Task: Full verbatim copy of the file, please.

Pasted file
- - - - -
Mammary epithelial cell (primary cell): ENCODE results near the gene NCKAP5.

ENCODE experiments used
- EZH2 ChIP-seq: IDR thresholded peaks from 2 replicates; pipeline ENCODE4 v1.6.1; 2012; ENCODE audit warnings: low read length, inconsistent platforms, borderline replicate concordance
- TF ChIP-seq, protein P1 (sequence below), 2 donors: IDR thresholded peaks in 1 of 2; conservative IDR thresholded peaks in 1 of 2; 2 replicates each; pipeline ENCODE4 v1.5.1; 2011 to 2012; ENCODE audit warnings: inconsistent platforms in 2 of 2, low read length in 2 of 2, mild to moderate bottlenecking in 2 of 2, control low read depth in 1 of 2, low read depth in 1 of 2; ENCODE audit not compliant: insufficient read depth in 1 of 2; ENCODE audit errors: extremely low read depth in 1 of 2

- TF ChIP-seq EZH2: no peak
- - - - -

Mammary epithelial cell (primary cell): ENCODE results near the gene NCKAP5.

ENCODE experiments used
- EZH2 ChIP-seq: IDR thresholded peaks from 2 replicates; pipeline ENCODE4 v1.6.1; 2012; ENCODE audit warnings: low read length, inconsistent platforms, borderline replicate concordance
- TF ChIP-seq, protein P1 (sequence below), 2 donors: IDR thresholded peaks in 1 of 2; conservative IDR thresholded peaks in 1 of 2; 2 replicates each; pipeline ENCODE4 v1.5.1; 2011 to 2012; ENCODE audit warnings: inconsistent platforms in 2 of 2, low read length in 2 of 2, mild to moderate bottlenecking in 2 of 2, control low read depth in 1 of 2, low read depth in 1 of 2; ENCODE audit not compliant: insufficient read depth in 1 of 2; ENCODE audit errors: extremely low read depth in 1 of 2

- TF ChIP-seq EZH2: no peak